The social change agent influencing politics through research.
Location: Dublin, Ireland
When Sabrina Anjara (TCFS 2004) completed field work with migrant domestic workers in Singapore as part of her master’s degree in science, she was troubled by a disheartening trend. Many of the women she spoke to had left their children to work abroad as domestic workers, sending almost a full salary home to feed those children, who were now under the care of somebody else.
Then, when Sabrina entered the workforce in Singapore (where she had spent her teen years), she watched as abused children became ‘crossover youth’ – juvenile delinquents who often ended up in prison. Later she became aware of a distressing trend in her home country of Indonesia, where people would lock up mentally ill family members in a home prison of sorts, simply because they didn’t know where to take their loved ones to find help.
Recognising a series of broken systems, Sabrina wanted to address these problems by looking at the big picture, but felt she was too young at the time to enter politics. She was also aware that, as a non-Muslim, political life in Indonesia would be incredibly difficult. So, she took to research instead, and is now working at University College in Dublin as a postdoctoral research fellow, focusing on the development of an integrated care model for older people in Ireland.
‘With research, it's always a toss-up between doing something with social impact or doing something glamorous that contributes to theory,’ says Sabrina. ‘I've always looked for research opportunities where I could make a difference.’
And she has made a difference. After conducting her research with migrant workers, the body of evidence she’d drawn allowed human rights organisations to lobby the government to give domestic workers one day off a week. Her study provided concrete data that showed working on two-year contracts without a single day of rest was damaging to the workers’ mental health and affected their ability to cope with life’s challenges. ‘After that I could see that my projects, although relatively small, could help influence policy that impacts people's lives,’ says Sabrina.
Sabrina – who went on to become Indonesia’s first Gates Cambridge Scholar – attributes her broad way of thinking about research to her time at Trinity and the University of Melbourne. ‘It’s quite an uncommon model to have a psychologist who also studied political science, the history of ideas, drama and English literature,’ she says. ‘I was quite shocked at the thought of having to do drama and English debates as I wanted to study science, but looking back, I would say that my holistic education – even at a basic level – was sufficient to inform me that life is not just about working as a psychologist, but that political situations and systemic discrimination can also affect someone’s wellbeing.’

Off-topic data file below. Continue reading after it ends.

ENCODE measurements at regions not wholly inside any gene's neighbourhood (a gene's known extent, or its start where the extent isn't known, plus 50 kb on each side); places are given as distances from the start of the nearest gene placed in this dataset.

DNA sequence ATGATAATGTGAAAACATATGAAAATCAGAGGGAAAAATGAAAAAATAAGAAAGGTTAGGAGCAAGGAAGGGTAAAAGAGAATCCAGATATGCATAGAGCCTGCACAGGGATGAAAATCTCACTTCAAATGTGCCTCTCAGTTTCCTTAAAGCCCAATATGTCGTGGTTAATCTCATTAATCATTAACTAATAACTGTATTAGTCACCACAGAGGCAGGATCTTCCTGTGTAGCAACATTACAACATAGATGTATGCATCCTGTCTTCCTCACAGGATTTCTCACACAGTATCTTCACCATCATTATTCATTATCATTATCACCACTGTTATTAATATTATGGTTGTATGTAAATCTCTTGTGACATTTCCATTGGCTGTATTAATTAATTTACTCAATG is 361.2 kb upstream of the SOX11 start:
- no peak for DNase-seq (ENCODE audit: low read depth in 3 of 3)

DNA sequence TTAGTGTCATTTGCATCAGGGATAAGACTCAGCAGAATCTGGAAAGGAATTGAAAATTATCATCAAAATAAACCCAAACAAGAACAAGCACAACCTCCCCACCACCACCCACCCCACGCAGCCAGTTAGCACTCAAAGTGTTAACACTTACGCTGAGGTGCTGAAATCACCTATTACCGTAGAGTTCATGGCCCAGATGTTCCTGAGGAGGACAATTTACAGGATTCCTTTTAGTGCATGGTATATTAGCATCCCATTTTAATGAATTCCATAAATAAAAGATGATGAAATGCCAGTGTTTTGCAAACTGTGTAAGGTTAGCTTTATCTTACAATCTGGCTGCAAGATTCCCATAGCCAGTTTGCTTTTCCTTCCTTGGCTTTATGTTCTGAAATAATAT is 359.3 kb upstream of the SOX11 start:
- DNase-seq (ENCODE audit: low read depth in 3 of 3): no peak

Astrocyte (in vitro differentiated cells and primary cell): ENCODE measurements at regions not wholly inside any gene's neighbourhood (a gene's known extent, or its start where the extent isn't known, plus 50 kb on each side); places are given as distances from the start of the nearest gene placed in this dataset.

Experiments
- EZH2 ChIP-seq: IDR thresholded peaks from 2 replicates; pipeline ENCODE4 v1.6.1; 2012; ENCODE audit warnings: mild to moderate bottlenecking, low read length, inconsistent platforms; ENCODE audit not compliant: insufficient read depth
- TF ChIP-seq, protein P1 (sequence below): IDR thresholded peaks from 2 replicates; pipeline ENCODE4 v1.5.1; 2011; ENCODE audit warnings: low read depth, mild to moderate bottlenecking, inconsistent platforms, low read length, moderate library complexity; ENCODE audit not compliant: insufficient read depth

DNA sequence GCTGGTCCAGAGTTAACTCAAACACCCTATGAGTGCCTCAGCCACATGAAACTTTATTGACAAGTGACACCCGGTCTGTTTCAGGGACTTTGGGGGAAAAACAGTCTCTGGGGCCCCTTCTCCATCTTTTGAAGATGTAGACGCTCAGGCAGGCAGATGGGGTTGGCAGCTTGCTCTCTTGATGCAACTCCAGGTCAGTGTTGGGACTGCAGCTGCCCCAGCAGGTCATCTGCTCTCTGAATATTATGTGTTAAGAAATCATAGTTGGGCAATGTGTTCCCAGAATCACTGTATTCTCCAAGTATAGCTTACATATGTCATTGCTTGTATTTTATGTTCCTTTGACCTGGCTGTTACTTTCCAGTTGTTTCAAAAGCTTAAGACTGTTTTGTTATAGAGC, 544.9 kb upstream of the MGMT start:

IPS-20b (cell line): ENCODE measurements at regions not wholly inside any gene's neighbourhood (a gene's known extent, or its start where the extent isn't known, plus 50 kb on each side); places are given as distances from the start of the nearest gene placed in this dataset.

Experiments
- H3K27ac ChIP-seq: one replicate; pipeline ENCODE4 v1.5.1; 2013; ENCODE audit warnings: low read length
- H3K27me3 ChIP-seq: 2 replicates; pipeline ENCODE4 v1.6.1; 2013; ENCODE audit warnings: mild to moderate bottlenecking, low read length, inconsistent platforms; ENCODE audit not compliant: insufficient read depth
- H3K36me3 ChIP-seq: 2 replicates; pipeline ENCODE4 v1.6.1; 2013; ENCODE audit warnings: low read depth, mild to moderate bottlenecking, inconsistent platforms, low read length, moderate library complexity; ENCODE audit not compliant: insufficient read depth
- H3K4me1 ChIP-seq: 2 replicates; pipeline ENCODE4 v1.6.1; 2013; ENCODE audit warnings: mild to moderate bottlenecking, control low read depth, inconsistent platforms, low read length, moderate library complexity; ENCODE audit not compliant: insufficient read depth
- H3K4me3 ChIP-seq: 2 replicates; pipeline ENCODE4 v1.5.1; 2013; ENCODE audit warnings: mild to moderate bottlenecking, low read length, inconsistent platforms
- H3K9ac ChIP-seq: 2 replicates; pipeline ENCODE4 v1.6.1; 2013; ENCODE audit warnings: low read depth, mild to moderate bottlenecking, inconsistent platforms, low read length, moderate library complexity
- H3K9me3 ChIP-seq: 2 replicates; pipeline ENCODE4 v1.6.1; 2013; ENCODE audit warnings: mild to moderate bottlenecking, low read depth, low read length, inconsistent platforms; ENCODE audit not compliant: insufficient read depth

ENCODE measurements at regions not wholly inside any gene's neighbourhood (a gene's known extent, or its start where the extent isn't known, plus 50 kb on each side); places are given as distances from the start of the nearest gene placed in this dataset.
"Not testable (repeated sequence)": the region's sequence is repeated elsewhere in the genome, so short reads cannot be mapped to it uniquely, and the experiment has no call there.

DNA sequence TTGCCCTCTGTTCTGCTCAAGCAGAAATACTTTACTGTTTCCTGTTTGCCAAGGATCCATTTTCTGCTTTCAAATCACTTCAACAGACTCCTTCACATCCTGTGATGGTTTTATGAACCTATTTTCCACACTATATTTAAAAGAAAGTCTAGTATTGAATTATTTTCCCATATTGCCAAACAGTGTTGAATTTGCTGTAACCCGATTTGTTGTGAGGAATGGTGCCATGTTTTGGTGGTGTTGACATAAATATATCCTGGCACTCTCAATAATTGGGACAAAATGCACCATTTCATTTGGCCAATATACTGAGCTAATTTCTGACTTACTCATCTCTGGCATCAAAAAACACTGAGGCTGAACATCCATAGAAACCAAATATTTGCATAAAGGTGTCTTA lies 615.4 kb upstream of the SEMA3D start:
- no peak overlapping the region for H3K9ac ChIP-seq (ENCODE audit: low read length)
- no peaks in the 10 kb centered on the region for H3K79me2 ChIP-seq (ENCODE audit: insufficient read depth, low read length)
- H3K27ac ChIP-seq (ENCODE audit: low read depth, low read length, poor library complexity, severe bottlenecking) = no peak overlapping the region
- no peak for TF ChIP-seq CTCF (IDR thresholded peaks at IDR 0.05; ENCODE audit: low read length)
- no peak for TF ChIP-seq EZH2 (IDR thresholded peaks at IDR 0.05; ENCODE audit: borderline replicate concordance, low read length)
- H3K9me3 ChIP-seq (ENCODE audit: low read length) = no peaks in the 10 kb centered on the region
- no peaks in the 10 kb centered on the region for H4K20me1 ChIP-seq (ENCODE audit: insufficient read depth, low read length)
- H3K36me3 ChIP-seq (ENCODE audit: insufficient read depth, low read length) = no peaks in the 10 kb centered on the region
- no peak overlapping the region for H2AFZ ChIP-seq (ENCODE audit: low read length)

Sabrina’s expertise is now being recognised globally (becoming a World Economic Forum Global Shaper, among other things, is just another of her accolades) and her influence has spread to the top tier of Indonesia’s government. In January 2019 she was invited to present on psychological theory to 200 police generals from across Indonesia and the event recording got into the hands of President Joko Widodo. The president subsequently invited her in for a discussion about how to address Indonesia’s diaspora as the country grows.
Although Sabrina now lives in Ireland, which she praises for its supportive academic environment, Sabrina still feels passionate about issues affecting Indonesia, particularly because her parents still live there. ‘At times I feel cognitive dissonance when trying to improve the health system in Ireland, especially for older people, while my parents are part of the aging population in Indonesia,’ she says.
‘What I’d like to see in Indonesia – although it’s not limited to one country – is intellectual humility between professions,’ says Sabrina. ‘As it stands, a medical doctor always has the final say and that silences other voices in a multidisciplinary healthcare team, such as those of nurses, physios and social workers. I think we need to understand and recognise that these people may have perspectives and expertise that can help with patient care. We need to ask, what is the goal? Is it self-preservation or to further someone’s profession? Or is to be there for the patient? That’s my passion at the moment.’